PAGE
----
Taking into account that cities accommodate a vast amount of the people that design, create and use these products that are eventually thrown away, I argue that cities cover a great part of the solution to make these products available for reuse. Half a century ago, urbanist Jane Jacobs already exclaimed that “cities are the mines of the future”. This approach of urban mining is seen as a way to recycle metals from city waste like buildings, infrastructure and devices.2 The resource stock that has been mined from underground into the human society now has a chance of circularity. Let’s see what’s in this for Leiden!

“As a city of knowledge and innovation, Leiden should be a frontrunner when it comes to sustainability” – Leiden Duurzaam 2030

Abuse the city’s students!

Life in Leiden is highly influenced by the relatively large number of students, as most of them live and study in de city.3 I have always believed that students can offer great help in society’s contemporary problems when it’s in their field of expertise. Because, as cheesy as it may sound, today’s students are tomorrow’s future. And other than that, it is both cost effective and awesome for municipalities or companies to collaborate with a university or a particular group of students.  When you ask students to get the job done you don’t have to hire an over-priced consultant and you are guaranteed that quality will be delivered, as these students will be advised by the country’s best-educated people: their professors.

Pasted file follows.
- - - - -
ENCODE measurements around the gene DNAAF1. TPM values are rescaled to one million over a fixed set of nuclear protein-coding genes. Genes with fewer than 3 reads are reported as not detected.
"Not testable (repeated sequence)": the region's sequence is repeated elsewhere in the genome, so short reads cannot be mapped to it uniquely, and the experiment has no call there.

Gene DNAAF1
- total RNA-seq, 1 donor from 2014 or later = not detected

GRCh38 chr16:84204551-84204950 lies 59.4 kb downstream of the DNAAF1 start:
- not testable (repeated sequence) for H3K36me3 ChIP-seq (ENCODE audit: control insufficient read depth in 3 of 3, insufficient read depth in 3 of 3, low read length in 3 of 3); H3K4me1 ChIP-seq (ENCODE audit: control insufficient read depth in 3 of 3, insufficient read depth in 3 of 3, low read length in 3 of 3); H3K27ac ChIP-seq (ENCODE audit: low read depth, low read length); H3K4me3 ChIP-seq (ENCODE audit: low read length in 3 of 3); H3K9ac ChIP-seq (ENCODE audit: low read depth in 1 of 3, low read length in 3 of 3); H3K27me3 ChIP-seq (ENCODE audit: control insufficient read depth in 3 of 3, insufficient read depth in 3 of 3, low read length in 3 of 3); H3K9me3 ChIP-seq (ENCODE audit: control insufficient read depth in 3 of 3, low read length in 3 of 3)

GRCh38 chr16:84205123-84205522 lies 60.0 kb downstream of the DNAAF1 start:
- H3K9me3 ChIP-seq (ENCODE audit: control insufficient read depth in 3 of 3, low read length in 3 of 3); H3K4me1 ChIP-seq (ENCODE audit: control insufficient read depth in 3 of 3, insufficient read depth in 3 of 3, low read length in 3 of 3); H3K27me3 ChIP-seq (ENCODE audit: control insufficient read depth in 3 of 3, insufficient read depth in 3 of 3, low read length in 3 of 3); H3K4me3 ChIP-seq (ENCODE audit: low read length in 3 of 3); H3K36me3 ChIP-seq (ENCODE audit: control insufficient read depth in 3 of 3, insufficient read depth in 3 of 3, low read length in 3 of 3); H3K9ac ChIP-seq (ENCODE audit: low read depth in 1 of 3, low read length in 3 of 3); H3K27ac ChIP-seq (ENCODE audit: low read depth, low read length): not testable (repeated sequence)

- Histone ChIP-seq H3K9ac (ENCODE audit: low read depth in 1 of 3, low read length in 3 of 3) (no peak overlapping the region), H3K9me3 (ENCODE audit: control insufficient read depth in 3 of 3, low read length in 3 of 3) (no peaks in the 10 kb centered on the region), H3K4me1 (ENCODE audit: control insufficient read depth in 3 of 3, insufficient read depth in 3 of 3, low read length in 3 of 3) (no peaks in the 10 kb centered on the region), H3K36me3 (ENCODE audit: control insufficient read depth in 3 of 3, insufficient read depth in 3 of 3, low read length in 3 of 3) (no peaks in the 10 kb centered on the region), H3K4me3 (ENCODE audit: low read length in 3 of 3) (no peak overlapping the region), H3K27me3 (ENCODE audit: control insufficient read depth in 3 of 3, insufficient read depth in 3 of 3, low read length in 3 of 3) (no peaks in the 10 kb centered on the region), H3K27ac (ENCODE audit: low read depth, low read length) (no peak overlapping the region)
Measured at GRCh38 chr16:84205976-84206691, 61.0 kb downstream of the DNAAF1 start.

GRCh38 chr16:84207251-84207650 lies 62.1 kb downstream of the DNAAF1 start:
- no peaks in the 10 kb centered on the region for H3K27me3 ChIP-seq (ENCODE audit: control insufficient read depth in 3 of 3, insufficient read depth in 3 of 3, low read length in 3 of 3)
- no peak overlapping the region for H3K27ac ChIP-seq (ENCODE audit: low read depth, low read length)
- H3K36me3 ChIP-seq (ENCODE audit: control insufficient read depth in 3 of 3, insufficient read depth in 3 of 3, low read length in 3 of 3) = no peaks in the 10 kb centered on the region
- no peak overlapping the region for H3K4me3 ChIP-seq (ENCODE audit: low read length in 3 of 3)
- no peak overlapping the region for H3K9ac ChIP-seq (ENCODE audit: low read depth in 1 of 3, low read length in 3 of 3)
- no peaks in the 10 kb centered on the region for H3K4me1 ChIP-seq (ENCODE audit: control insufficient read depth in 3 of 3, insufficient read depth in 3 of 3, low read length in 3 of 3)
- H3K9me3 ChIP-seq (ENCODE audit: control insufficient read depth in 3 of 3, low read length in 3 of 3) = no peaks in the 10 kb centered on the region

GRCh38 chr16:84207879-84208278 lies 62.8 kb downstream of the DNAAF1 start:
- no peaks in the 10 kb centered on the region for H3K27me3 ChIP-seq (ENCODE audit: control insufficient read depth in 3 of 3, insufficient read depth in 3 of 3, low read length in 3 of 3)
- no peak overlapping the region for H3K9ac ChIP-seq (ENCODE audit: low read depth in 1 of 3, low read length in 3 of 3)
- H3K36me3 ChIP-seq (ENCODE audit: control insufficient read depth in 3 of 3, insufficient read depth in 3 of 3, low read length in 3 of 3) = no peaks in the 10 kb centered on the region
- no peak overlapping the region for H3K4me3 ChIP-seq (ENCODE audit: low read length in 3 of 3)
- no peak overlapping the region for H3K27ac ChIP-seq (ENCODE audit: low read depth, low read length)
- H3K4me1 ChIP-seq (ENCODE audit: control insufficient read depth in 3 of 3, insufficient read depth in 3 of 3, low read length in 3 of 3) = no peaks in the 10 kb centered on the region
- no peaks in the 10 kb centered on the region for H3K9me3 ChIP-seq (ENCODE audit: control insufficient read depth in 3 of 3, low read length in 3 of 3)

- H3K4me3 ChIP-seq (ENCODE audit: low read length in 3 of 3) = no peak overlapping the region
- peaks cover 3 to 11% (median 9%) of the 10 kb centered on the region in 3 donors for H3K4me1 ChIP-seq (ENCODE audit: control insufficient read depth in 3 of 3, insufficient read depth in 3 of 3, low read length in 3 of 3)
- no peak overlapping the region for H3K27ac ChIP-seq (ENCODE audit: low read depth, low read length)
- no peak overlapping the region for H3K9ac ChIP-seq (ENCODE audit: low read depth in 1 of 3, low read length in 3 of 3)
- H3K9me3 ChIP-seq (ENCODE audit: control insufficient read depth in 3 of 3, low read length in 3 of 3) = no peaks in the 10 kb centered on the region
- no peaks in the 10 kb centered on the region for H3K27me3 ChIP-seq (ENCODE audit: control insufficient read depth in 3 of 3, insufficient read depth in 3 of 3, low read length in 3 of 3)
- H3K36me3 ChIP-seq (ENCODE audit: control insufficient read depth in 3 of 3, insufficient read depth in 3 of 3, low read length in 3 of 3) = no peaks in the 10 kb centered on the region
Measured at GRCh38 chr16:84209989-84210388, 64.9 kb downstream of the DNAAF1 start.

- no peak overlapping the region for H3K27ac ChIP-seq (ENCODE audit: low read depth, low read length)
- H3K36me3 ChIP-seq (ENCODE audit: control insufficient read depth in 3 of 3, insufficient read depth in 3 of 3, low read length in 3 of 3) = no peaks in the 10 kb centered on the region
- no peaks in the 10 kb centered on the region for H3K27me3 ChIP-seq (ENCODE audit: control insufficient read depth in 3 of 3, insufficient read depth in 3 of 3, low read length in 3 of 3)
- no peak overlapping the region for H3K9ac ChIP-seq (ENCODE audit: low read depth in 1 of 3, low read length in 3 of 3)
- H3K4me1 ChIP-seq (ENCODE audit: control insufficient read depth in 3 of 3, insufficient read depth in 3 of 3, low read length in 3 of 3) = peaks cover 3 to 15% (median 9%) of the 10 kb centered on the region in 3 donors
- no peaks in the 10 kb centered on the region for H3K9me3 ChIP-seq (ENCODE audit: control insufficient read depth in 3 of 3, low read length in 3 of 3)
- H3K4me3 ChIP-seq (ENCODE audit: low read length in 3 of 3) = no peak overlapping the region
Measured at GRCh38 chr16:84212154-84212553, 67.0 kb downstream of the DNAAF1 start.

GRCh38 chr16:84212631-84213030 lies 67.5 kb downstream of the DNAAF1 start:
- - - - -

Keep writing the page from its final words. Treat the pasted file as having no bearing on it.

Can you get back to the point?

Linking the latter story to urban mining in Leiden, there are a couple of things that can be done. Since students are the future’s leaders, scientists, inventors, entrepreneurs and engineers, it’s clever to get them to work together from a systems perspective. We are still counting on technological advancements, pollution-control technologies and public awareness when it comes to determining what forms of urban stocks exist, when these urban stocks will become available for reuse and how these can be reused.

N.B. I would like to remind the municipality and/or companies not to forget to reward these students with an excessive amount of ECTS.


1 J. Li (2015) Wastes Could be Resources and Cities Could be Mines.